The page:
Celebrities staying at the Gadsden Hotel in Douglas have been many. But the names come more from the past than the present.
Lee Marvin, Shelly Winters and even Pancho Villa have come through the hotel’s historic doors — Villa riding his horse into the lobby and up the majestic marble staircase.
This time of year, though, it’s not accounts of these guests that draw attention. Rather, it’s the hotel’s many ghosts — Sarah, Jonathan, "the Indian Boy" and "the Headless Man." These apparitions, whose histories remain mysteries, are among the disembodied souls documented in Tempe resident Ellen Robson’s new book, "Haunted Arizona: Ghosts of the Grand Canyon State" ($12.95, Golden West Publishing).
"There is certainly plenty of room in that hotel for ghosts to hide," Robson said of the 160-room Gadsden built in 1907.
Hotel manager Robin Brekhus found one of those ghosts hiding in the basement on Friday, March 13, 1991. The time was 4:10 p.m. and the hotel’s power had failed. Going into the basement in search of candles, Brekhus came upon the faceless figure of a man. "He kind of floated down the hallway," Brekhus said. "It just looked like fog to me, but it was the shape of a person."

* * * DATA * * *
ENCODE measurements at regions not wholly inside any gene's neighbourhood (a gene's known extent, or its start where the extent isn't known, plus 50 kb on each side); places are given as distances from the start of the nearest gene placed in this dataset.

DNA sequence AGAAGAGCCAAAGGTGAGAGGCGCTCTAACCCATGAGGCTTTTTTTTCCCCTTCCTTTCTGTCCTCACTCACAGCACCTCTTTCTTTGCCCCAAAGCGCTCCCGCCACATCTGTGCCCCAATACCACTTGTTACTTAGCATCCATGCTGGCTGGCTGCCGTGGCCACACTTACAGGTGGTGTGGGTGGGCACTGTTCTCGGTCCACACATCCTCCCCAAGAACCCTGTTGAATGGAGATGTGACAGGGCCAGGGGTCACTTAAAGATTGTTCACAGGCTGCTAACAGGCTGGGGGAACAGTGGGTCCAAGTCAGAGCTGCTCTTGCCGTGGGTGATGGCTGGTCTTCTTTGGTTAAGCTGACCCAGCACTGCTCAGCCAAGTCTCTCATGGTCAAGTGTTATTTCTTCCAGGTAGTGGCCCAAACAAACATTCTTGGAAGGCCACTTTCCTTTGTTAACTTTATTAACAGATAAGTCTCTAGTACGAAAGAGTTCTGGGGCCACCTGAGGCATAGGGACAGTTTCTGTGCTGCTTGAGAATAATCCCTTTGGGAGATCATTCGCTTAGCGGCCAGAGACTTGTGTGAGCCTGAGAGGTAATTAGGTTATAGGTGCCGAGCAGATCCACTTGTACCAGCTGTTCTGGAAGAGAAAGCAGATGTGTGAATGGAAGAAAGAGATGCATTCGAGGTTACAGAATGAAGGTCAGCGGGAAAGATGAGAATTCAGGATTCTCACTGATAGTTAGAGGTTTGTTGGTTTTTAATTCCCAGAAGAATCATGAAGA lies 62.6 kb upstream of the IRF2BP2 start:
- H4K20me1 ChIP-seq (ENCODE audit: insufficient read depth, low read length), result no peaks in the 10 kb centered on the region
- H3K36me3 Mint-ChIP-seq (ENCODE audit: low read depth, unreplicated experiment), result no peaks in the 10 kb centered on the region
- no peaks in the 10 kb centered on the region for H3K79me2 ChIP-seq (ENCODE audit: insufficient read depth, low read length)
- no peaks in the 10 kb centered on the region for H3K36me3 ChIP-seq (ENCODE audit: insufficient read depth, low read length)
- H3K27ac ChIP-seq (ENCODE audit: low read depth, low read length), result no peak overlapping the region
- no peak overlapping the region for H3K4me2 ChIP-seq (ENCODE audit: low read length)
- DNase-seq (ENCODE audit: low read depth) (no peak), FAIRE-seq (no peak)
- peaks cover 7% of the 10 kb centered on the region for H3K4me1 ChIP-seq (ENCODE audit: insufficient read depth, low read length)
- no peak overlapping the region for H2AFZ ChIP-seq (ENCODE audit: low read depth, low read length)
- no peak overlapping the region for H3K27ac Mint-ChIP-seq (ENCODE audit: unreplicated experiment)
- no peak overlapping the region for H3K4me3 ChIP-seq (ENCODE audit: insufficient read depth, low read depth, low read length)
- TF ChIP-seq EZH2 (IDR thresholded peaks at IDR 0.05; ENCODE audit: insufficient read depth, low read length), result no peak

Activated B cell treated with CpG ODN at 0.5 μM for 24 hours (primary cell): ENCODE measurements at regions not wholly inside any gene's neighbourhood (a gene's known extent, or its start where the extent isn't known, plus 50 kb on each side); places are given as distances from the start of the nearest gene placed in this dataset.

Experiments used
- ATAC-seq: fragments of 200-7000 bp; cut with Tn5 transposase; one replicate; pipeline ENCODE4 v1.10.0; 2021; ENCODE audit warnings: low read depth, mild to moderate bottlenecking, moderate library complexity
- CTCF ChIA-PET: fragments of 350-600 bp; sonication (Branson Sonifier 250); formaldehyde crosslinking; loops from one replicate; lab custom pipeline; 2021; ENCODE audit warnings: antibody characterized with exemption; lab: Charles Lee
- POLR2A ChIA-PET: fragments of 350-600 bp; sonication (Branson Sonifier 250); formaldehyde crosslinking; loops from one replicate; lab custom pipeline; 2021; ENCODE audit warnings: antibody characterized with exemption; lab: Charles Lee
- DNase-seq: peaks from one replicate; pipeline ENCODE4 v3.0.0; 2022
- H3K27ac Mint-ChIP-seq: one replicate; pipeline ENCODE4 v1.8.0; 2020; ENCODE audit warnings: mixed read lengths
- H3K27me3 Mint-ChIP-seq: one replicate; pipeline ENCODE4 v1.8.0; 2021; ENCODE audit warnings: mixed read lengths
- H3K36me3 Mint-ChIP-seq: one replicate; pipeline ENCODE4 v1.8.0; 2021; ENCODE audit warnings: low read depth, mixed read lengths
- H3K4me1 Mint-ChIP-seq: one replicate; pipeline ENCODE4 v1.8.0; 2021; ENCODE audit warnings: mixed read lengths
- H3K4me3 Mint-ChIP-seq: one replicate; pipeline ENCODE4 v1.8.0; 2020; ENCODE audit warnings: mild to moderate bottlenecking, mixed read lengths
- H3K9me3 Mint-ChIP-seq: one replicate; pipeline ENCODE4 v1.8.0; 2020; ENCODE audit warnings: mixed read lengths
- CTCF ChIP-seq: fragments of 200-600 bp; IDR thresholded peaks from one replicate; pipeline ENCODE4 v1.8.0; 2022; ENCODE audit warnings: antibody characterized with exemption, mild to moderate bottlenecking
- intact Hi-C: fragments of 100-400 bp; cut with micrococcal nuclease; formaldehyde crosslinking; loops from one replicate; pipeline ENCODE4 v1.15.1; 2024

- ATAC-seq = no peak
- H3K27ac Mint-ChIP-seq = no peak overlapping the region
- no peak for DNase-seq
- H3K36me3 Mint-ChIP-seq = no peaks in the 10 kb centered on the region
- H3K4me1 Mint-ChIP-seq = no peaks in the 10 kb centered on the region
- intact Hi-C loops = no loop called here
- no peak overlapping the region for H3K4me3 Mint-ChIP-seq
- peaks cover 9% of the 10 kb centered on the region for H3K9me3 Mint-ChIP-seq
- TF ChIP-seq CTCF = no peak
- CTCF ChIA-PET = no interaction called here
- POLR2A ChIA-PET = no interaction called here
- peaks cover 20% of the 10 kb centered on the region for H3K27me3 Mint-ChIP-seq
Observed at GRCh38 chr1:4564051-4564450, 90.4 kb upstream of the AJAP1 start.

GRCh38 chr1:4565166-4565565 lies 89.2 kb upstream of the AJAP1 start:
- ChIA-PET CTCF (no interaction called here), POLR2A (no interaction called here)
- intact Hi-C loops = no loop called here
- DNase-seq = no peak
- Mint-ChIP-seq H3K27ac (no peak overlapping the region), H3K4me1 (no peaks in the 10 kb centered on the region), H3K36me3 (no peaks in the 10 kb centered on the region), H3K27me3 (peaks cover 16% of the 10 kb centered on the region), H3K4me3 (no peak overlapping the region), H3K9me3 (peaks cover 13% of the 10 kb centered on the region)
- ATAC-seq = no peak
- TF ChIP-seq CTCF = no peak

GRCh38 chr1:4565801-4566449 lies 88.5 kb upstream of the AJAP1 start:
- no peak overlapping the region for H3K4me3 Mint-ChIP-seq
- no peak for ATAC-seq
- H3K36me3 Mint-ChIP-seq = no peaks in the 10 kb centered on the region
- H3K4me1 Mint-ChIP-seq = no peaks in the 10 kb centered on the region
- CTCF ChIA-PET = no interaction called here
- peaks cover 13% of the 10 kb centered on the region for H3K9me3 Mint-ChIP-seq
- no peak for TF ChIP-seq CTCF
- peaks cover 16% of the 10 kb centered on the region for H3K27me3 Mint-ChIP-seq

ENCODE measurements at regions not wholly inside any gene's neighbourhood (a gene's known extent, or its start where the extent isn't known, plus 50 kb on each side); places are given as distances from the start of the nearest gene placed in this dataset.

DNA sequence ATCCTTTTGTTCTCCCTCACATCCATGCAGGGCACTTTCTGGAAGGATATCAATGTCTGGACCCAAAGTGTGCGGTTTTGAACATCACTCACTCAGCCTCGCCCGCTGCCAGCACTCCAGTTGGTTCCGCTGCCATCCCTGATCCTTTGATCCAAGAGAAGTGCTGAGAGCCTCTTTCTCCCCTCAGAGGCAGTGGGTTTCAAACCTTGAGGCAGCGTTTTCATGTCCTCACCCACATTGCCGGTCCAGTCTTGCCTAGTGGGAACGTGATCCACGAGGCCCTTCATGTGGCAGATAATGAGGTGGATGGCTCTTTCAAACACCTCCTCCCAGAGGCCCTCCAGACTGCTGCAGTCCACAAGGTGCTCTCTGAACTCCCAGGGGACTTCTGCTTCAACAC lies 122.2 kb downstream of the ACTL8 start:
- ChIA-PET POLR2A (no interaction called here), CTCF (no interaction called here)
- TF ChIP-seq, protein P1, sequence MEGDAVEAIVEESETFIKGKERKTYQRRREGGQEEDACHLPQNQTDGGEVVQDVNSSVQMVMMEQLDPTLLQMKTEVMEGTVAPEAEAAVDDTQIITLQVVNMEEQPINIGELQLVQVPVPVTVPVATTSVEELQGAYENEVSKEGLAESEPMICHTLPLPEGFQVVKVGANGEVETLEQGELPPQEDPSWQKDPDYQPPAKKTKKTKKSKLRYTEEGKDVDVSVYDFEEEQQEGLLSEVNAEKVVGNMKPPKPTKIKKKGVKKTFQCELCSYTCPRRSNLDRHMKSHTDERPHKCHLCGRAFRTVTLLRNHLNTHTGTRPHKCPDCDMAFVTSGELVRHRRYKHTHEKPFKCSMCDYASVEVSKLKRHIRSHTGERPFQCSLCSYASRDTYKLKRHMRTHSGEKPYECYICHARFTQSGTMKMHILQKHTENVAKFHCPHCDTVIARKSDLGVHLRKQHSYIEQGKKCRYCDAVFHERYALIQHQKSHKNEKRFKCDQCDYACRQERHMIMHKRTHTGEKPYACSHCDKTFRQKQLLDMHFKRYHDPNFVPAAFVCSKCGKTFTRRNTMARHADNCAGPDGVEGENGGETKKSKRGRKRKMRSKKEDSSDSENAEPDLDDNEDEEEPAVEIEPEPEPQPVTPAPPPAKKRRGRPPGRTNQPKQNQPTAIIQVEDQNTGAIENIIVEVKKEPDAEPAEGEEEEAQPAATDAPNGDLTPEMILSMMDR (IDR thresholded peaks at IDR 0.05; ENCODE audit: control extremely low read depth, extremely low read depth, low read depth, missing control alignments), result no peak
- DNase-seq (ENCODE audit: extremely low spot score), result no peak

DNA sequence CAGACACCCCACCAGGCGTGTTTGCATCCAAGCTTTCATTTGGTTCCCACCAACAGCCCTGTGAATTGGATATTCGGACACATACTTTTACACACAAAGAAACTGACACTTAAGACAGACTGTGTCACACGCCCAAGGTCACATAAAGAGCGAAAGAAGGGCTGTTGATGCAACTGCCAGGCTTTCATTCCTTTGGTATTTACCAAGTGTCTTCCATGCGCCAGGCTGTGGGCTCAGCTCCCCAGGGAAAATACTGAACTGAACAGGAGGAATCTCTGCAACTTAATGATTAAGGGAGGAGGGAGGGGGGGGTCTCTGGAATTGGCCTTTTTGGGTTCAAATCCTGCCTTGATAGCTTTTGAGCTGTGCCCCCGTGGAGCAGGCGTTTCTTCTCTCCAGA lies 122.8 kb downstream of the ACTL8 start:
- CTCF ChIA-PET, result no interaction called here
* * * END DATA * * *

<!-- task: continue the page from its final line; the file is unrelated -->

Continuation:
In traveling the state researching her book, Robson found similar stories that compelled her to write the book. Her favorite tale was of two Victorian women who were seen at what is now Valley Youth Theatre in Phoenix.
"The theater used to be divided into three parts," Robson said. A bakery, an apartment and a theater were once housed there. As Robson understands it, Bob, the baker, did his work at night, and one evening he spotted two women dressed in Victorian garb, watching him. Recognizing them as ghosts, Bob introduced himself. In time, Bob moved on to another job but the women returned, asking about their friend. The building’s owner told them he left and they departed, never to be seen again.
"It was (the building’s owner) belief that there had been an antique store there at one time and the women had brought some antiques over from England," Robson said. Why their souls stayed, however, remains a mystery.
"Everybody finds ghost stories fascinating," Robson said. She got hooked on Arizona spooks while researching a cookbook featuring the recipes of diners along Route 66.
At one New Mexico diner, Robson and the co-author of that book, Dianne Halicki, learned of the eatery’s ghost and changed their plan.
"It was more fun than a bunch of recipes that we were going to have to test and gain 20 pounds doing," she said.
"Haunted Highways" was their joint venture. With "Haunted Arizona," Robson struck out on her own.
"In many cases these ghosts become like members of the family," she said.
And perhaps the best kind, as they need neither to be clothed nor fed.